After so many years of reading – I’m well into decade number five – I have a pretty good idea of what I’m looking for, though surprises are always welcome too.
But once in a while I do run into something that I think I should like, that is highly recommended by people whose opinions I respect, and that is touted as a “must read”. And I just can’t do it. Either I blow through it skipping great tracts of text just to get to the end, or I out-and-out abandon it part way through.
So this page is added in the interest of full disclosure. Sometimes knowing what a person just can’t get into is as informative as knowing what they loved. And if you want to try to convince me differently – if your absolute favourite read is here on this list – please feel free to try to talk me around.
Occasionally I might have posted a (Non)Review – those will be linked.
Stand clear – parachute opening!
(In alphabetical order by title.)
- A Hidden Life by Adèle Geras. Couldn’t finish it – speed-read the last half. Definitely qualifies as “chick lit”, in the most stereotypical way. Unlikable people screwing up their lives and those of everyone around them. Set in England and very occasionally France, neither of which felt quite plausible. A WW II North Borneo prison camp and a dead mother add pathos. At 400+ pages, about twice as long as the subject matter deserved and much longer than my interest could be sustained for.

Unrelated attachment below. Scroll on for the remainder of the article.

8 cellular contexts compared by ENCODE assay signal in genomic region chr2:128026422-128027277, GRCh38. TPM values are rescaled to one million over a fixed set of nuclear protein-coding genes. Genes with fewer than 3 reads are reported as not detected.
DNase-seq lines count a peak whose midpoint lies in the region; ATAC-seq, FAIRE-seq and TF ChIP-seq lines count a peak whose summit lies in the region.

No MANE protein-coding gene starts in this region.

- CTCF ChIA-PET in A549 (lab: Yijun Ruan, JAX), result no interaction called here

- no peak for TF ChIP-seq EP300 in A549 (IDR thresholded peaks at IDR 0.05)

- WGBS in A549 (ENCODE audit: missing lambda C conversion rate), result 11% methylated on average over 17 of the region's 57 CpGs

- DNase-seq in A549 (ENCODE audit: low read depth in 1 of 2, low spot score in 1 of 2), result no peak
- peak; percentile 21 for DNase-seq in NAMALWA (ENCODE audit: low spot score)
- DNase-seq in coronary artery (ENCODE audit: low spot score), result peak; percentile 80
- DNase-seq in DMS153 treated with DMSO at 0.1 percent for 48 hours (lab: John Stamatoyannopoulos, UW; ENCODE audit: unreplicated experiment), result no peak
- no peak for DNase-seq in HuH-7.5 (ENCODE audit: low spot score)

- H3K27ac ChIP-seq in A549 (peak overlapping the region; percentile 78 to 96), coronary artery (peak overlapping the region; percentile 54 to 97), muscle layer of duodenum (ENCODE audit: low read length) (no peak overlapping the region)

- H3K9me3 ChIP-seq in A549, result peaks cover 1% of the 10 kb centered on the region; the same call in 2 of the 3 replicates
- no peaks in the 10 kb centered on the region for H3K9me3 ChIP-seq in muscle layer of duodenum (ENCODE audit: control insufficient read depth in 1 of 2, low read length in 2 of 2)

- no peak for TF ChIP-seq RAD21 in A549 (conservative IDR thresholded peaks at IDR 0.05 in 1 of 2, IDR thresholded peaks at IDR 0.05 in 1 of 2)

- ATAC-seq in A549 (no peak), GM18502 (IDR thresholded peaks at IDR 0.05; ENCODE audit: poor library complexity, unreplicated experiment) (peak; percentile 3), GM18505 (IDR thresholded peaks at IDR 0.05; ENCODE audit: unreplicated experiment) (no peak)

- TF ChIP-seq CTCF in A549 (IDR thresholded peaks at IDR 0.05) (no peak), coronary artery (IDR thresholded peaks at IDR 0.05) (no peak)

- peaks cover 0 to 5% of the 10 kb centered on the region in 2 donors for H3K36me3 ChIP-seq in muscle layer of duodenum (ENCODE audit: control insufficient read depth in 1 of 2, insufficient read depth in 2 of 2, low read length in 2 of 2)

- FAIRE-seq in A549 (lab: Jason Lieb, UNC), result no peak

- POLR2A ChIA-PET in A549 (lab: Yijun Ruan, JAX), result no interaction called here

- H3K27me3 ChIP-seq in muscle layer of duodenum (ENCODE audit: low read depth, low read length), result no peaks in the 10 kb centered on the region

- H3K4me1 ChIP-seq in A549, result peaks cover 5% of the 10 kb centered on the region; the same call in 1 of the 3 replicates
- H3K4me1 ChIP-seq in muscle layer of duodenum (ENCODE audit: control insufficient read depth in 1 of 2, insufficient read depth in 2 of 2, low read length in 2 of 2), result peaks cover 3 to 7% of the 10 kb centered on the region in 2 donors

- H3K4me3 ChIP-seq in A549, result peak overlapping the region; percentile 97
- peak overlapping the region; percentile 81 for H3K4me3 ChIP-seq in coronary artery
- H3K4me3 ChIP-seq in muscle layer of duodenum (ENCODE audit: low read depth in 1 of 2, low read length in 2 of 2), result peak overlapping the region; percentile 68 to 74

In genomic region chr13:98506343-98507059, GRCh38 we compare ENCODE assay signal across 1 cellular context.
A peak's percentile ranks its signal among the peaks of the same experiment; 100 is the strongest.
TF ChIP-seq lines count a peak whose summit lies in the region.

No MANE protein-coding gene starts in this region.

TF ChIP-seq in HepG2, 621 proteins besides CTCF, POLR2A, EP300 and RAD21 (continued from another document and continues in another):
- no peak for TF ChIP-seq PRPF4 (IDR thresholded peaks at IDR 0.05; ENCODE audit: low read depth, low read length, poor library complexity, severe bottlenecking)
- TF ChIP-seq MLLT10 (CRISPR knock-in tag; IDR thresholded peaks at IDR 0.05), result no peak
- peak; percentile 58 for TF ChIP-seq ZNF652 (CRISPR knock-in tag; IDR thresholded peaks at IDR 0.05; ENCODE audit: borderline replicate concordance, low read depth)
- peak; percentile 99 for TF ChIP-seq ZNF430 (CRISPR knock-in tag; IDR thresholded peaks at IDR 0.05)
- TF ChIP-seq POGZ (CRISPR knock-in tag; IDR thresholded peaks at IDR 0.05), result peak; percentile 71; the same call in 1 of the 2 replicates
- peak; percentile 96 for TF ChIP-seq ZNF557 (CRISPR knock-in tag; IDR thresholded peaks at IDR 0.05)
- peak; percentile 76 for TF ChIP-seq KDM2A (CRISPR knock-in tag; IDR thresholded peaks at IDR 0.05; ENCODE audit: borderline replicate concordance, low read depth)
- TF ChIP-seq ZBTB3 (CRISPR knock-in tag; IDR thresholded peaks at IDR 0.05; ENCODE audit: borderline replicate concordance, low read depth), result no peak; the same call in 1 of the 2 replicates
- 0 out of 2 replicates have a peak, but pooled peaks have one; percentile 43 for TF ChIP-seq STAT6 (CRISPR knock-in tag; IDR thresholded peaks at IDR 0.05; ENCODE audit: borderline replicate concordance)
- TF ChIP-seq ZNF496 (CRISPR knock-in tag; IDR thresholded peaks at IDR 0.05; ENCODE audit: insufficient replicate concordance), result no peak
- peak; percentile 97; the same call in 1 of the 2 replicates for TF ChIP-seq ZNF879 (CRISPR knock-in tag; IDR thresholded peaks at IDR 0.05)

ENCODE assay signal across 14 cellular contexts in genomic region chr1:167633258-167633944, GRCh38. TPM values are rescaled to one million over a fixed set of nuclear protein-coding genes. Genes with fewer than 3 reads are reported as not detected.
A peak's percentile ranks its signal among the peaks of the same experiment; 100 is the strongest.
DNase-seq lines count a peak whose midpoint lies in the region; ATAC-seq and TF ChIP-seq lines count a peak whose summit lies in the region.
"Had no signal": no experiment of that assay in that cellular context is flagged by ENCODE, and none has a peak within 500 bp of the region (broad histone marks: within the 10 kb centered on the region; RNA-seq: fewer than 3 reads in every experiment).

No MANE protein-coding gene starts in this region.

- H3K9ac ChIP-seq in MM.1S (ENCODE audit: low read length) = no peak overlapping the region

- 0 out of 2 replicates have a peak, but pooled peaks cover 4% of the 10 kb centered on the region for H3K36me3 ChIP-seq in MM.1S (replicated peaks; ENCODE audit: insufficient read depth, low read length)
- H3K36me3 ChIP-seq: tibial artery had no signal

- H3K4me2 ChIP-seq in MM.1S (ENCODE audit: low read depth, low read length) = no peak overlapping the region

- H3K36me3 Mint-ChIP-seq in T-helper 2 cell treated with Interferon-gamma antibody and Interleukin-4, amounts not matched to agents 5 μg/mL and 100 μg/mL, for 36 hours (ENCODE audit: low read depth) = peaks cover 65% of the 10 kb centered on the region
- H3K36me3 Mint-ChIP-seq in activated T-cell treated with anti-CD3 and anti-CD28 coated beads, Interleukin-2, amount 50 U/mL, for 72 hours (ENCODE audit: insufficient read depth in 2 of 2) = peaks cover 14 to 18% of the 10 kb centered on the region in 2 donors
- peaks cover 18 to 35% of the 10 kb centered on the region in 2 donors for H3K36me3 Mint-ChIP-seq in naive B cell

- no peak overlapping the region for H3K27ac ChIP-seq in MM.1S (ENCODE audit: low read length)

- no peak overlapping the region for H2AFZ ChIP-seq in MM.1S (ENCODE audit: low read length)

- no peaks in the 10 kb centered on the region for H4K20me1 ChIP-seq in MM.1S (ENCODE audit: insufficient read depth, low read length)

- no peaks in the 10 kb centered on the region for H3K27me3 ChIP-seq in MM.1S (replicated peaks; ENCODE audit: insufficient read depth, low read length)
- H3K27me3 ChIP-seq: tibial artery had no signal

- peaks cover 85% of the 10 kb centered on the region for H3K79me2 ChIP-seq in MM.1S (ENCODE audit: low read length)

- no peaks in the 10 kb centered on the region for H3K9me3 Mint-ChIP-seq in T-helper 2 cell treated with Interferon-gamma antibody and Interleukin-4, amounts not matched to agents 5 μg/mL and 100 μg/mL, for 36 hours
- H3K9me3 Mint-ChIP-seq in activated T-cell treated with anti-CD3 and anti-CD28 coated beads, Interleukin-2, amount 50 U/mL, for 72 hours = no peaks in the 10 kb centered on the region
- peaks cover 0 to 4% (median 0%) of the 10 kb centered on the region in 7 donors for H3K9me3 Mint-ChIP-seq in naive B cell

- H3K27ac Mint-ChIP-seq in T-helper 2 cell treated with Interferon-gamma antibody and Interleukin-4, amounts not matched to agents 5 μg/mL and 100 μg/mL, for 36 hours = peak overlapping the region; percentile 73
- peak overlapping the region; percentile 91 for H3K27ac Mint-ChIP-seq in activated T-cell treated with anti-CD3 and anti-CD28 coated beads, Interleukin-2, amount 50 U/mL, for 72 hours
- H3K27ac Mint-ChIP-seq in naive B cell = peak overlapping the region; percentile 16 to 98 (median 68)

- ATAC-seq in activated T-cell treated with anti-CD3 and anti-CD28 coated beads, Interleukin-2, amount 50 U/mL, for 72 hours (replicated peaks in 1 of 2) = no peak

- A Time in Rome by Elizabeth Bowen. I like the idea of Elizabeth Bowen, and I hugely enjoy reading her book reviews, but with this one I struggled. Just bogged down. I had to think too much to really appreciate it, so I’ve set it aside. Another time and mood, perhaps?
- The Backwards Glance by Lynne Reid Banks. I get that a lot of people love the opinionated heroine of the L-Shaped Room, but she just irritated me. Couldn’t make it through the sequel.
- Cascade by Maryanne O’Hara. A more than decent first novel, well written and interesting, but sadly it lost me half way through because of the super-abundance of plot twists. Felt like the author was throwing every good idea she ever had into one glorious big mess. I wanted this to be cleaner, more spare and elegant. I did what I never do, and flipped ahead to the end. The thing that was resolved was unexpected, but I found I didn’t care enough to go through the chore of plugging through the unread portion of book to get there properly. Maybe I’ll finish it one day, or just wait for the next novel. Nice cover art, by the way.